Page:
Culture trumps Strategy! – What I learned from Ben & Jerry’s

Well, I’m back in Vancouver after what has been an amazing road trip. Austin, Dallas and Vegas. The whole trip was fantastic!

I love working in the field with MonkeyMedia Software’s customers, especially with the franchisees and their employees. I enjoy working on the front line with customers, and I especially love helping our young restaurant community members to “up their game” in the world of catering. Lucky for me, I now have this wonderful opportunity to really do the work I love!

I was invited to speak at the Ben & Jerry’s Global Franchisee Meeting 2013 about catering and off-premise for their brand. I’d like to share with you what I learned as I continue on this very personal journey. My visit with the Ben & Jerry’s family was very special, completely unique and transformative in many ways.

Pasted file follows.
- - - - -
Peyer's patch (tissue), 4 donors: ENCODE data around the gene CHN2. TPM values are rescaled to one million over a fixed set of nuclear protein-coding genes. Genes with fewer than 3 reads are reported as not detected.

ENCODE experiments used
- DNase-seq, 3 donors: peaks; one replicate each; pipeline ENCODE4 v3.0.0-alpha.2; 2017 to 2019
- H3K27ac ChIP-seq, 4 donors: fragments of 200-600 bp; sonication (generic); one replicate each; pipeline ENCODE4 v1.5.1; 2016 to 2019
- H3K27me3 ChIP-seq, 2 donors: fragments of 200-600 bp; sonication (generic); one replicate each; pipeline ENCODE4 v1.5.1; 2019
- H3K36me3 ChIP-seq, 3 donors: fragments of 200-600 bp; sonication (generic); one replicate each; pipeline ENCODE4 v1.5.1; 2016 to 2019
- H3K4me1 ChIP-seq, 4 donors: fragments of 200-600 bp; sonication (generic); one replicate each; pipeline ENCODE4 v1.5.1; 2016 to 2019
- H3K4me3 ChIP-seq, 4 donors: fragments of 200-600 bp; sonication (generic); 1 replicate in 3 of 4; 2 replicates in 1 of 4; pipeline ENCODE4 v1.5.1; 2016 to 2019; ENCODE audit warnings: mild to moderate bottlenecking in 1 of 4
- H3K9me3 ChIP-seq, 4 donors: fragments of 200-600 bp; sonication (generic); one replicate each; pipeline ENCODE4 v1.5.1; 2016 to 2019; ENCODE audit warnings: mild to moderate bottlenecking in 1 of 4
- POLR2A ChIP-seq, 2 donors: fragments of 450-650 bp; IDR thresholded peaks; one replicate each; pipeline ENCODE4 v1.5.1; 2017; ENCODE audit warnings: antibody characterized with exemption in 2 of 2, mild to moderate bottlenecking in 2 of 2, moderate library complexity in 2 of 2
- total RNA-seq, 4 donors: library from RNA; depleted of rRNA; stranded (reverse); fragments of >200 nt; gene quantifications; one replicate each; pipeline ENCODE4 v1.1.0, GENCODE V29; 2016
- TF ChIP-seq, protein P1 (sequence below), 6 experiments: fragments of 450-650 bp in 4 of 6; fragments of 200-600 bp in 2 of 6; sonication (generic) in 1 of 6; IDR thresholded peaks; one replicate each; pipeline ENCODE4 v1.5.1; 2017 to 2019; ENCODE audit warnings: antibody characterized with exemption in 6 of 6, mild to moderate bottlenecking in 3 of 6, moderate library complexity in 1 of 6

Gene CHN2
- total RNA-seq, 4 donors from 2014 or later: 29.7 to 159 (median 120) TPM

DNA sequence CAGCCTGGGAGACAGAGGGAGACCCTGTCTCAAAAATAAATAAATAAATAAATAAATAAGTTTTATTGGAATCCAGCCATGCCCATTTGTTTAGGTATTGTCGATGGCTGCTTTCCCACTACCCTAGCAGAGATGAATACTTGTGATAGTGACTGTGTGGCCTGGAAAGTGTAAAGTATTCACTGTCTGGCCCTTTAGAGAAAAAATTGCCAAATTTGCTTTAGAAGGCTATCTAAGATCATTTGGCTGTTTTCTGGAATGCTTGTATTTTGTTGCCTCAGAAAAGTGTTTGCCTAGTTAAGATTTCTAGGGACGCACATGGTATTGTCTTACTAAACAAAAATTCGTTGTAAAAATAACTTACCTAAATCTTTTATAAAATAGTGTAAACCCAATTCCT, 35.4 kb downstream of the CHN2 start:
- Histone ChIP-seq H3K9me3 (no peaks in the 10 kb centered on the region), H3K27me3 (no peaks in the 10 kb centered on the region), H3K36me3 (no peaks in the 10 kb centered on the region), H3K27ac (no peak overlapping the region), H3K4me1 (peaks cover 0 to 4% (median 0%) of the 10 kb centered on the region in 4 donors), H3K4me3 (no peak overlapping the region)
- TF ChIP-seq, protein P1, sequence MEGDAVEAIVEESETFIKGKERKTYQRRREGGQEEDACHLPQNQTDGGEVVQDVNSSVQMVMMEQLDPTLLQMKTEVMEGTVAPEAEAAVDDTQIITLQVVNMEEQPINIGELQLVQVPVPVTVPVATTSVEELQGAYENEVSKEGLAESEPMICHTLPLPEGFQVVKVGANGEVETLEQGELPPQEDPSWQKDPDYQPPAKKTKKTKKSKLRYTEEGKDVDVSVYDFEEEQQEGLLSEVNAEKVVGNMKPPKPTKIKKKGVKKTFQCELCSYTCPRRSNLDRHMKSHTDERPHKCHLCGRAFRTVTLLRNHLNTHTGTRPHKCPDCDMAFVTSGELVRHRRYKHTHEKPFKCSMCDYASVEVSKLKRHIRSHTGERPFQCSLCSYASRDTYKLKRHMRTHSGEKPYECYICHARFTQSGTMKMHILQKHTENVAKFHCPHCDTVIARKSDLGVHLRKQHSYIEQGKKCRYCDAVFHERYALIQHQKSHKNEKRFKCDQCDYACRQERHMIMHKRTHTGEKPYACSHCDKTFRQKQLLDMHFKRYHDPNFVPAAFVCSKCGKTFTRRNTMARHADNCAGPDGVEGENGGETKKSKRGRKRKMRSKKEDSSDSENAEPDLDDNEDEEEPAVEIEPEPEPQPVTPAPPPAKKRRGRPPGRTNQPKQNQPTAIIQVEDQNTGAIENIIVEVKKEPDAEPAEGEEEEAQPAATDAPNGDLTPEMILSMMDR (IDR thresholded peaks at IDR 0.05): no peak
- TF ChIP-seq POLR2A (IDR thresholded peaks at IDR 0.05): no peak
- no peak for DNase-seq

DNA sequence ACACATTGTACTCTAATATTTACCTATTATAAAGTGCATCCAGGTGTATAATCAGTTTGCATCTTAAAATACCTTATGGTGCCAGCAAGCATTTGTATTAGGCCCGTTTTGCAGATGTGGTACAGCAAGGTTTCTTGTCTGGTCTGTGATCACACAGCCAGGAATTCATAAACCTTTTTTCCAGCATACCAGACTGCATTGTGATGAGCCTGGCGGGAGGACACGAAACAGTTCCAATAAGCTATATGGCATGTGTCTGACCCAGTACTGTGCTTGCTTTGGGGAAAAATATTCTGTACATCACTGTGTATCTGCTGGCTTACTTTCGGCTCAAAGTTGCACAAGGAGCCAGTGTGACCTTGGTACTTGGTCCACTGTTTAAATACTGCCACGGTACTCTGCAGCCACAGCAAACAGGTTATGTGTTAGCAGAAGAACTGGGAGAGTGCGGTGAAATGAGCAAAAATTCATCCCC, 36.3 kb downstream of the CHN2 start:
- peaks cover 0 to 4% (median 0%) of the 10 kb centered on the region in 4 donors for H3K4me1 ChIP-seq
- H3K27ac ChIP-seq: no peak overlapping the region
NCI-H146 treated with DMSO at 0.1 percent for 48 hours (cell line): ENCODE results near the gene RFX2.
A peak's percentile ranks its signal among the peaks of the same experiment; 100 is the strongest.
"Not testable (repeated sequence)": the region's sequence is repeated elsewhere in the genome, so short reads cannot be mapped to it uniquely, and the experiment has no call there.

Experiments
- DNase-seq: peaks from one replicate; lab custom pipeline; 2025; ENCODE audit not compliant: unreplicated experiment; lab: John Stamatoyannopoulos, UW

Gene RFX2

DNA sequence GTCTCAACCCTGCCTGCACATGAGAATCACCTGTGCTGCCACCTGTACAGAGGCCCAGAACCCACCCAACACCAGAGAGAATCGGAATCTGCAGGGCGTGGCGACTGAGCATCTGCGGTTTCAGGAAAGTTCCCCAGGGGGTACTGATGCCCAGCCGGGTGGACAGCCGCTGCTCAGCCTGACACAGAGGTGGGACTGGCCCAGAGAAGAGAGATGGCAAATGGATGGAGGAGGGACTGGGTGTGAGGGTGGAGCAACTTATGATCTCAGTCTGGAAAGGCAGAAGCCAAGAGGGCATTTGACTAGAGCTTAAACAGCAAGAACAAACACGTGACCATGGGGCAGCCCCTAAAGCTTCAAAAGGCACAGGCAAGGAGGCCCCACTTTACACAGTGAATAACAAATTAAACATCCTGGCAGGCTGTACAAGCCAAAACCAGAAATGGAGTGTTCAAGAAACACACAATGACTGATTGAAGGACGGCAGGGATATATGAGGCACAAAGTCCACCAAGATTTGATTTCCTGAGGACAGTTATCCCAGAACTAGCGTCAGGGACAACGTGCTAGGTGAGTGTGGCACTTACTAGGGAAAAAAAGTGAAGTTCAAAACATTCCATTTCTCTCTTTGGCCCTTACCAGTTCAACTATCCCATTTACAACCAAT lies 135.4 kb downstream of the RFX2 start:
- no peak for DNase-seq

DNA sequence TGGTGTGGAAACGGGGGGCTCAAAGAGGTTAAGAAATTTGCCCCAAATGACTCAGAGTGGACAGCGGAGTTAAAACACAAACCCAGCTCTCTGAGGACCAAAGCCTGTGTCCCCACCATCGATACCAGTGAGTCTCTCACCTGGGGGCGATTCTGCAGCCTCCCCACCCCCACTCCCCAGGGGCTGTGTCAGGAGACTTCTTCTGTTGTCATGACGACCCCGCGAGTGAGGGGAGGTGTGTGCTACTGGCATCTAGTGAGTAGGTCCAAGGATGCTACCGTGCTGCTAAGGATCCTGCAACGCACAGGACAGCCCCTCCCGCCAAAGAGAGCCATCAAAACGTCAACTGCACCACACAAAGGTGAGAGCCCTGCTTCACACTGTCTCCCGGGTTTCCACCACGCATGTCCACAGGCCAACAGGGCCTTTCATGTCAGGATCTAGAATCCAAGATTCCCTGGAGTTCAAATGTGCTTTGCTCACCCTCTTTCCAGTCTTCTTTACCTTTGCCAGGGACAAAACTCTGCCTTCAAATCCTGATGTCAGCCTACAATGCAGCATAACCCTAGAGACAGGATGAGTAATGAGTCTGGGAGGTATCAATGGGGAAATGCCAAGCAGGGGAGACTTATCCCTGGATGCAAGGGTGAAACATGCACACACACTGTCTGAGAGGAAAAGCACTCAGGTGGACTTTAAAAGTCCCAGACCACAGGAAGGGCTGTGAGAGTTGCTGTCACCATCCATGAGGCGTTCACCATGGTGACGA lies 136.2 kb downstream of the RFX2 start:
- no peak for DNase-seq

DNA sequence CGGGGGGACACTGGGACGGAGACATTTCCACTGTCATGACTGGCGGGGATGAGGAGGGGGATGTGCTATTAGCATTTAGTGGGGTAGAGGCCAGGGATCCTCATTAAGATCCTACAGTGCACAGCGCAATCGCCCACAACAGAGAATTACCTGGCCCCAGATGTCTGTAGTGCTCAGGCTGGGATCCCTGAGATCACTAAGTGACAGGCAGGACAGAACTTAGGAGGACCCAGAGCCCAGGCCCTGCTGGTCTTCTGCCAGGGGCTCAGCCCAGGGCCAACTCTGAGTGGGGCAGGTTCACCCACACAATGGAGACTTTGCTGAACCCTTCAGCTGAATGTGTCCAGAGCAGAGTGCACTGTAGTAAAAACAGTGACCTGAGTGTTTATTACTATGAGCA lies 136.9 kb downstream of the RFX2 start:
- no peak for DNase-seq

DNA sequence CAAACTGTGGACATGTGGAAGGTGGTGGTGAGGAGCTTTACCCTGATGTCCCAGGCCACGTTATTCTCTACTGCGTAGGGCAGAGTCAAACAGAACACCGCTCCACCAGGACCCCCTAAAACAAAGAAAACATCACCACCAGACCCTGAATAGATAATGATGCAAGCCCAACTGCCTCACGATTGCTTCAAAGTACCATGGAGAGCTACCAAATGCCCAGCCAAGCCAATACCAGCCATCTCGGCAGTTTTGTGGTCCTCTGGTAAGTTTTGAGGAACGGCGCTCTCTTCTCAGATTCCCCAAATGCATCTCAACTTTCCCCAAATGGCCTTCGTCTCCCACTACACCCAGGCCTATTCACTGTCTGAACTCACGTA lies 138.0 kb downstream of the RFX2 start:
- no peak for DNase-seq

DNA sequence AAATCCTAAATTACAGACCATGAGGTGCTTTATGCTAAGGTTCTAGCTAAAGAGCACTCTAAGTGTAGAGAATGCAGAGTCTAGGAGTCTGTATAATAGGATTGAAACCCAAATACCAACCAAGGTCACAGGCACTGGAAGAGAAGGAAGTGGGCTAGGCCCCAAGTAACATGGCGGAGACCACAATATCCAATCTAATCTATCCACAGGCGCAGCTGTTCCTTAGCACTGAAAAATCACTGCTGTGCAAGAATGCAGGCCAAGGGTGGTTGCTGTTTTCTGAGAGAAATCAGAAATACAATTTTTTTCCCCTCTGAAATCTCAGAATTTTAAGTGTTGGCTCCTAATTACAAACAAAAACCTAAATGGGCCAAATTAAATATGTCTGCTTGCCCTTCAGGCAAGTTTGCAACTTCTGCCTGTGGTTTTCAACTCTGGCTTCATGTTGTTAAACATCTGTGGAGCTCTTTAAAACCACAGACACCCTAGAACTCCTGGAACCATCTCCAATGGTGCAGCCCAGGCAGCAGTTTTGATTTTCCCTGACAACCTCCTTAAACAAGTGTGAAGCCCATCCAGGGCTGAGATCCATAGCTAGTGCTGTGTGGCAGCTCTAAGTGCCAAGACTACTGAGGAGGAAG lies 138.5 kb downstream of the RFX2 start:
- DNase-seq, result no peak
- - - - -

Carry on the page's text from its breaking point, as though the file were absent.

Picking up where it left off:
Ben, Erle and Jerry.
Ben, Erle and Jerry.

Let me just say that what I learned the most from this experience is that culture trumps strategy every single time. You see, Ben & Jerry’s is owned by Unilever, a large multi-national conglomerate with business interests all over the globe. But no matter, as part of their mission statement, activism is part of the plan for B&J. They have a corporate campaign running called “Get the dough out of politics“.

It’s been that way since the beginning.

So, you can imagine how nervous a multi-national conglomerate can get when their brand ambassadors push the limits of the campaign by standing up for something like this… Check out Ben and Jerry’s Talk about creative! Watch this video to learn more about their current crusade. It’s bold and brave, that’s for sure. I admire them for their conviction.

Remember, this video below is not endorsed by the company. It is a personal project close to Ben Cohen’s heart. Nothing to do with the company!

As I immersed myself into the franchisee system, I was greeted with open arms, a high level of trust and a willingness to share and learn. And so, I made sure I spent time trying to understand their ways. I joined in on their activities, attended their education sessions and spent time speaking to their group about catering and the work that MonkeyMedia Software is doing to help our customers grow the off premise sales channel.